The issues of the continent’s economy vexed the best development experts last week at the Africa Development Bank annual meeting in Arusha.
Africa’s economy continues to grow albeit slower than past years but a note of caution was sounded that even this growth might be under threat in coming years.
Uncertainty in the Eurozone and slowing growth in the leading emerging markets may see a lowering of demand for the continents commodities, reduced investment and aid flows will bet the key events to watch out for.
In crafting an African response to this renewed global turbulence the issues of the infrastructure, quality education and cluster formation – concentration of related industries, will be priorities in the short and long term.
But the continent is in agreement t that the private sector will drive this growth. The private sector is the creator of wealth and jobs.
The challenge then is how will the private sector be enabled to take its place as the engine of growth.
We not look very far beyond our borders or very far back into history at the experience of western economies or even Japan’s post second world war experience to glean some clues.
Amedee Darga, the Chairman of Enterprise Mauritius, has it all worked out.
Speaking during the session “Embracing the service sector as a key driver of Africa’s future economic growth” at the AfDB’s annual meeting Darga said he thought there was too much talk on the continent and little action.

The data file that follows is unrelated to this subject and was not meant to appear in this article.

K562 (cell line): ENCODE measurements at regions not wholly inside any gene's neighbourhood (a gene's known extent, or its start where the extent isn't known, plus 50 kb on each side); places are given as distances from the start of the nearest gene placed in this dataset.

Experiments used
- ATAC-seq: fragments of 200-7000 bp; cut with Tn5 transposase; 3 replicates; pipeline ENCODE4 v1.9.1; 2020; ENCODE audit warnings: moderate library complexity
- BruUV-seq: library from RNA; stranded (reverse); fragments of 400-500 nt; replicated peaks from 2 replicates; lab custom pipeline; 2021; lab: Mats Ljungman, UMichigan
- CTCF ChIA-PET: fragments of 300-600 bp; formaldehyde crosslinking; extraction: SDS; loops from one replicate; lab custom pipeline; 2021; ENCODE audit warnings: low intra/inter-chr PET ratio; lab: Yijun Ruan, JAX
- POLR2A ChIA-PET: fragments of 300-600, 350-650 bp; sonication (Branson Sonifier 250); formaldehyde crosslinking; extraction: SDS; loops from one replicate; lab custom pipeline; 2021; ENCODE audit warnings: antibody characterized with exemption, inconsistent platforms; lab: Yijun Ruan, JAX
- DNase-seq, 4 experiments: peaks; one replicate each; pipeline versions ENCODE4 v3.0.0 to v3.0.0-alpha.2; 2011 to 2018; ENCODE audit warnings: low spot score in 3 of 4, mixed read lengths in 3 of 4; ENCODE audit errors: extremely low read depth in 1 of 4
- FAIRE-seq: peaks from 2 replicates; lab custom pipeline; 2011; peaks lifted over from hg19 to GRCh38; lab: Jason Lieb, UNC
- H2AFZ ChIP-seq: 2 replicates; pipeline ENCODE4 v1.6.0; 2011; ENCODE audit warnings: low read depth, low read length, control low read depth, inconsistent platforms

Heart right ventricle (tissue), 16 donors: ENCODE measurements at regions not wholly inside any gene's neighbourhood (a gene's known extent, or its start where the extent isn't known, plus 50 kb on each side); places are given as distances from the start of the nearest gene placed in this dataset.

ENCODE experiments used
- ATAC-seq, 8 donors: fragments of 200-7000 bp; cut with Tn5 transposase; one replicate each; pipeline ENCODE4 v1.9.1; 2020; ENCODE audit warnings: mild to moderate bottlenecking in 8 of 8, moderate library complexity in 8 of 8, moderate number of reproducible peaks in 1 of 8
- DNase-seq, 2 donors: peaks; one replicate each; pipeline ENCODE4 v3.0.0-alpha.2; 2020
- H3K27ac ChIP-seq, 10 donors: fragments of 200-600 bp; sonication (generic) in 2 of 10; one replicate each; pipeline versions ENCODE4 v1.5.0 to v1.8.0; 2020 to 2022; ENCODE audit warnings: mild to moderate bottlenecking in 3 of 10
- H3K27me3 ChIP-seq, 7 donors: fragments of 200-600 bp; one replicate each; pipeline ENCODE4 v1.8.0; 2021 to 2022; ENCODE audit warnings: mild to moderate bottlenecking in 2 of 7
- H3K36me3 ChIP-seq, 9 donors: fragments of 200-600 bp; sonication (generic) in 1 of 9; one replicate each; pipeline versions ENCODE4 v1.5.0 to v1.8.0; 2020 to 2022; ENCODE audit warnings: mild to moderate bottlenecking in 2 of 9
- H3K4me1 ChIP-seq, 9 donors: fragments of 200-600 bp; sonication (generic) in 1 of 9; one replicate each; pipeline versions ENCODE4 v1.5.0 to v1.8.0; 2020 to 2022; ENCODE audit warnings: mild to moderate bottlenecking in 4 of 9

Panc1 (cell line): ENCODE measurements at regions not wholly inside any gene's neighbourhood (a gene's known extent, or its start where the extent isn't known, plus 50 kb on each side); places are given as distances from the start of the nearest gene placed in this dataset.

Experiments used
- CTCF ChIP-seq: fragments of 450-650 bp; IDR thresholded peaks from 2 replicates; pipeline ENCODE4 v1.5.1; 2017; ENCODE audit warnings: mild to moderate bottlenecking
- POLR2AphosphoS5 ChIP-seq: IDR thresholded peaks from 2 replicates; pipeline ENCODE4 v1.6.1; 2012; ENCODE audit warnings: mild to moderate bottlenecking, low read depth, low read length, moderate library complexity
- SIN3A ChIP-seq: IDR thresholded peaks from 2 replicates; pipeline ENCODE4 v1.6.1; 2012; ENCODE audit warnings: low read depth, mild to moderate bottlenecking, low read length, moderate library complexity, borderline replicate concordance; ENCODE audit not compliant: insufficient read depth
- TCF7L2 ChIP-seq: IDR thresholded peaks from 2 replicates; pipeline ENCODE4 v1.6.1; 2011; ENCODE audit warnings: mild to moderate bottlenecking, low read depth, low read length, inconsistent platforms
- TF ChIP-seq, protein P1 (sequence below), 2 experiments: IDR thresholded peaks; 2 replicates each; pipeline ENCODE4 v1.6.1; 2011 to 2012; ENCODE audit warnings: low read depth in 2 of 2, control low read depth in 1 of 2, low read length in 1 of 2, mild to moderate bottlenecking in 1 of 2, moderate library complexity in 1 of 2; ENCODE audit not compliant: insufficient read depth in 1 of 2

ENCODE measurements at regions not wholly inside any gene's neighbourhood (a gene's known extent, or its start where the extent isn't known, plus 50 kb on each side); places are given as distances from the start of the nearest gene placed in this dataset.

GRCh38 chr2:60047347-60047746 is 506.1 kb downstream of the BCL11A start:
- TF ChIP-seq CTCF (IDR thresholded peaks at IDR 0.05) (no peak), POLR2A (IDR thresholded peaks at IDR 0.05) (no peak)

“It’s simple. You decide on a desirable outcome in the future, keep it in mind and work progressively towards it,” he said with a hint of impatience.
“In Mauritius we decided that we were going to diversify away from sugar, we now have eight sector pillars holding up the economy.”
Enterprise Mauritius – almost like our own Uganda Investment Authority, is charged with accelerating the development of world class companies, but there has been and continues to be a price to pay for this ambition.
“Any government that thinks it can get something from the market without a trade off … it never works,” he said. He explained that to develop into an offshore banking center over the last 12 years they had to allow expatriate labour in to startup the industry because they did not have the required skills locally and provide concessions that other countries balk at.
“It goes back to what outcome you are looking for and what are you willing to pay top attain that objective.”
Almost in the same breath he had a caveat.
“If you think your economy is going to develop on FDI alone you are lying to yourself. You need an indigenous entrepreneurial class. And you have to make a conscious decision to grow this class,” he said.
But how do you prevent against the wrong people but with connections in government taking advantage of such an initiative at the expense of more deserving and competent entrepreneurs – crony capitalism?
“That is where governance comes in. The criterea for support is well laid out and parliament has oversight over the process. And also don’t support one enterprise but several those who do not meet the objectives are cut off and we continue to support the winners,” he said. A response which makes you want to pack up and move on to the next subject.
Interestingly Garda said the major local winners in Mauritius are just about ten families, who have come through the Darwinian process and continue to benefit from government support based on their proven track record.
For Uganda then formula seems simple; earmark the strategic sectors you want to develop and what it would take to develop them, two identify the players in those sectors worth supporting and have a monitoring system that ensures that the support is being utilized the best way possible.
Even with this system there will be failures but these should serve as lessons going forward.
A credible indigenous capital base is critical if not only because they will invest more of their profits locally but can also serve as conduits for technological development and transfer in a way that the multinationals headquartered abroad can do.